The Bay of Biscay is known among sailors for its rough seas and violent storms. Big waves and strong winds make for a dreaded passage for many. To be honest, I didn’t give it much thought before we left the shelter of the French coast, however it didn’t take too long for me to join the Biscay Diet Club.
We were blessed with pleasant weather for the beginning of our journey, and even enjoyed a roast dinner as our first crew meal while the sun set in the distance. Once darkness fell, Devin and I snuggled into our bunks to get some sleep before our first night watch together.
So far, so good. Everything was going like clockwork (despite the dying wind which eventually forced us to start the engine and furl the genoa*) and we were all settling in well.
The initial night watch of a trip always comes with a certain sense of excitement. You bounce out of bed when summoned by the previous watchman, dress – almost enthusiastically – in enough layers to ward off the chill, and grab yourself a hot drink. You check the nav instruments often, wonder at the stars above, and jot down notes in the log.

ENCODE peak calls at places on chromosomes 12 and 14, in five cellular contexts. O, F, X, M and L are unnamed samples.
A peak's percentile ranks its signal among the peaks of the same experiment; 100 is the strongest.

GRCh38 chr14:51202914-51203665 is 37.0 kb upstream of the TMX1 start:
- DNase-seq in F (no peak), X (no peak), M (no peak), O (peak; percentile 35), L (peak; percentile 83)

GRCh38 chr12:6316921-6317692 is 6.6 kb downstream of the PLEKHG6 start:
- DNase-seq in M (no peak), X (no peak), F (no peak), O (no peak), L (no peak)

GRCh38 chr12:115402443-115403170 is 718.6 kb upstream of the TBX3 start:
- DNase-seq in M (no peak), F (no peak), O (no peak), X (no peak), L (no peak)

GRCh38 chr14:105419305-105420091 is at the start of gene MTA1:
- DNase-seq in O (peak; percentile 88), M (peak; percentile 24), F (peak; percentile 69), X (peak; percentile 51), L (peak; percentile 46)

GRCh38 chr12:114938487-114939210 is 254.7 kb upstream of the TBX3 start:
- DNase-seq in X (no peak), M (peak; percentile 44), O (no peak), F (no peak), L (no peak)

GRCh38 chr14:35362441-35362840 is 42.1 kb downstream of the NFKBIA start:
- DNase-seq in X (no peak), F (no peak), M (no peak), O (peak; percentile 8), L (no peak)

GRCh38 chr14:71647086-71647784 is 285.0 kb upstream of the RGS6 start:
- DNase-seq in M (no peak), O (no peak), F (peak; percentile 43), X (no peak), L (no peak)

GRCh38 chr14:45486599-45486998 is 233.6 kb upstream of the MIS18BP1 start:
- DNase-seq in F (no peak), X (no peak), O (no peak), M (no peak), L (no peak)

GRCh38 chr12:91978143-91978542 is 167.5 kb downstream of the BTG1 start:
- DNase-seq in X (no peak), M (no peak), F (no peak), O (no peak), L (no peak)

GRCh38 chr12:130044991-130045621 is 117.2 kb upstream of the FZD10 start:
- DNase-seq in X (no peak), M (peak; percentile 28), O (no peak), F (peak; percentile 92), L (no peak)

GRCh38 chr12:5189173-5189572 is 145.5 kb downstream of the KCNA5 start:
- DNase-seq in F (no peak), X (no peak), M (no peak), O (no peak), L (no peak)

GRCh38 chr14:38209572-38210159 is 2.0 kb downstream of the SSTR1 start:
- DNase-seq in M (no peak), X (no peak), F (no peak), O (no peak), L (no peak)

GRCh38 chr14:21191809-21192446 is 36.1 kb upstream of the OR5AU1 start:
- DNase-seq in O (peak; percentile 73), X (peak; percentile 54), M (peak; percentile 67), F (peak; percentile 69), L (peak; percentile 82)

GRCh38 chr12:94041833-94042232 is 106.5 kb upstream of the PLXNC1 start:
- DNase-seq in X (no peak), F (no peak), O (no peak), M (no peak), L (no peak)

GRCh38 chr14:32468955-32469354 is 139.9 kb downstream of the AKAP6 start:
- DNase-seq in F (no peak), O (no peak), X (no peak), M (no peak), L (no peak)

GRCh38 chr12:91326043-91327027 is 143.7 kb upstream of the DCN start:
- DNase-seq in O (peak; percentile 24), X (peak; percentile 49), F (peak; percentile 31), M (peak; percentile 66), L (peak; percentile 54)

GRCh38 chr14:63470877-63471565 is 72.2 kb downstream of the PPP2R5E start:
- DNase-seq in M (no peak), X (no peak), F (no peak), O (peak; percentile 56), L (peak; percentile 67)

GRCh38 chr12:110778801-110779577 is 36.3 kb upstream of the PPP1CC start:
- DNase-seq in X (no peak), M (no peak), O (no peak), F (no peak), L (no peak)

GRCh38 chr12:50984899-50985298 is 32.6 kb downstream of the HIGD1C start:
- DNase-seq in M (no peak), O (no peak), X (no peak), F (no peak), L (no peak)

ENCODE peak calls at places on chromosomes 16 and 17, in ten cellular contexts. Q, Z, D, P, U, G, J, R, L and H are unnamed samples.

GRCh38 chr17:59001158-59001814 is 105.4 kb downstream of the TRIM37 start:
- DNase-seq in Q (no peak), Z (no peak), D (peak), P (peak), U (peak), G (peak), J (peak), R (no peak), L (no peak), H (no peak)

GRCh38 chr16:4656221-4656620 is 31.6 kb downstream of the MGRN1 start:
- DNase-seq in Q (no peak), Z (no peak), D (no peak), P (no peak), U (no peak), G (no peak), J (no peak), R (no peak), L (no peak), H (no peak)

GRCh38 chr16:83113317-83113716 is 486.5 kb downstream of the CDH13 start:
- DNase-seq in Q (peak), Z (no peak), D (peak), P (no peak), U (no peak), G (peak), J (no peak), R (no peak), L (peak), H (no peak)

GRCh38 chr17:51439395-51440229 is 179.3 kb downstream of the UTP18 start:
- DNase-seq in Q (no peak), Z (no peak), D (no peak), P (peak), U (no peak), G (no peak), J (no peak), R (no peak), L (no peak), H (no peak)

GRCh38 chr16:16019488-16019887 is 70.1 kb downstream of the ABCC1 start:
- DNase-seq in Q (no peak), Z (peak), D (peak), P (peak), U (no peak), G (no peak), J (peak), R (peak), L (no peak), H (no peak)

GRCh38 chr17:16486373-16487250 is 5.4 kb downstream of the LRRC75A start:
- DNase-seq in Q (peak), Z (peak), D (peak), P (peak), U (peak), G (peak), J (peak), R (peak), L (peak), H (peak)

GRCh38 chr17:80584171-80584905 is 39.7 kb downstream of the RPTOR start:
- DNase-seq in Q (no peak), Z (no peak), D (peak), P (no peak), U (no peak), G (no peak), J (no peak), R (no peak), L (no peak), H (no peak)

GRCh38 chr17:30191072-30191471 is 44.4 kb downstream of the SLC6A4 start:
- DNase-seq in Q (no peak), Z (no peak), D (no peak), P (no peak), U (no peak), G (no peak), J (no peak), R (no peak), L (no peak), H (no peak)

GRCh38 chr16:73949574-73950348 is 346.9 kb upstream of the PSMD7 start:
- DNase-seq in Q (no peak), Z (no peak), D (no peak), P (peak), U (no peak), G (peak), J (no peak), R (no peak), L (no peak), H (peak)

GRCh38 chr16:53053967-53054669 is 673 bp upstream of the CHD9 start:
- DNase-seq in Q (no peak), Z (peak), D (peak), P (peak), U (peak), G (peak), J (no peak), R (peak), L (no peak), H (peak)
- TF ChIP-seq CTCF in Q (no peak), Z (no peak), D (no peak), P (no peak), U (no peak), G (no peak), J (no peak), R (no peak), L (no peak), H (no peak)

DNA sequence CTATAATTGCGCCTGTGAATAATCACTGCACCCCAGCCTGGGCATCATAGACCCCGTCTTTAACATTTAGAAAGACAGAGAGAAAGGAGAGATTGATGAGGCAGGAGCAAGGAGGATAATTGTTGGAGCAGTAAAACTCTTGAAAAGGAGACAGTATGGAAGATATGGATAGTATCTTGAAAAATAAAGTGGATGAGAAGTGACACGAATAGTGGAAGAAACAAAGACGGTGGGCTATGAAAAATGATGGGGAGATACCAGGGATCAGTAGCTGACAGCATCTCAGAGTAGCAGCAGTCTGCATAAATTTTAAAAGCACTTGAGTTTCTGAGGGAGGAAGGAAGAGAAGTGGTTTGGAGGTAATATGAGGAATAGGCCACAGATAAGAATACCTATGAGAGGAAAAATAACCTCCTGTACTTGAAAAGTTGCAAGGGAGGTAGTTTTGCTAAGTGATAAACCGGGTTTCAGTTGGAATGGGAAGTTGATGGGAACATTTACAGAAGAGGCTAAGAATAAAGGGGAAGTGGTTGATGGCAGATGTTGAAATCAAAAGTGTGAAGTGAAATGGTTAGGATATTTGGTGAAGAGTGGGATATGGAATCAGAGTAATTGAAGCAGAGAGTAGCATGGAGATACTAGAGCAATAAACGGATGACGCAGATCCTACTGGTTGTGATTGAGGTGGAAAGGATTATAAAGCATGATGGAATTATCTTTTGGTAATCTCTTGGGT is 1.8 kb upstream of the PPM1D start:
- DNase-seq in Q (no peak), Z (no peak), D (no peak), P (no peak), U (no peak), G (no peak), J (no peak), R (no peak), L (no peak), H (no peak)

The Ship’s Log. This is where I came unstuck. At 3am, as I scribbled our position and other info down, an unpleasant yet familiar feeling came over me. Calmly, but as fast as I could, I jumped up the companionway steps, carefully clipped my lifeline onto the strong point, and threw my upper-half over the side of the boat.
Seasickness strikes in many forms. There are those who curl up in the most inconvenient spot, wishing the waves would come and sweep them away. Others who sit silently, staring at the horizon, a green tinge spreading across their faces. Some, like Dad, who feel queasy but manage to carry on regardless. Then there is me. I count myself fortunate to be among those who go from feeling sick, to being sick, in a matter of minutes. I have enough time to recognise the feeling, then get from where I am to the ideal place to throw up from, before the waves of nausea hit. Yes, I’d rather not get sick, but I’ll take my form of seasickness over the rest.
The Biscay Diet is not pleasant. Neptune robbed me of my breakfast, lunch, and dinner, on more than one occasion. I cursed him in return, but was thankful when I finally adapted to the motion of the Ocean.
I have been sailing (albeit irregularly) for most of my life, and I still get seasick every time. It is another of those challenges that you simply need to deal with and find a way to overcome. And maybe consider striking up a deal with Neptune..
*The Genoa is the big sail at the front of the boat.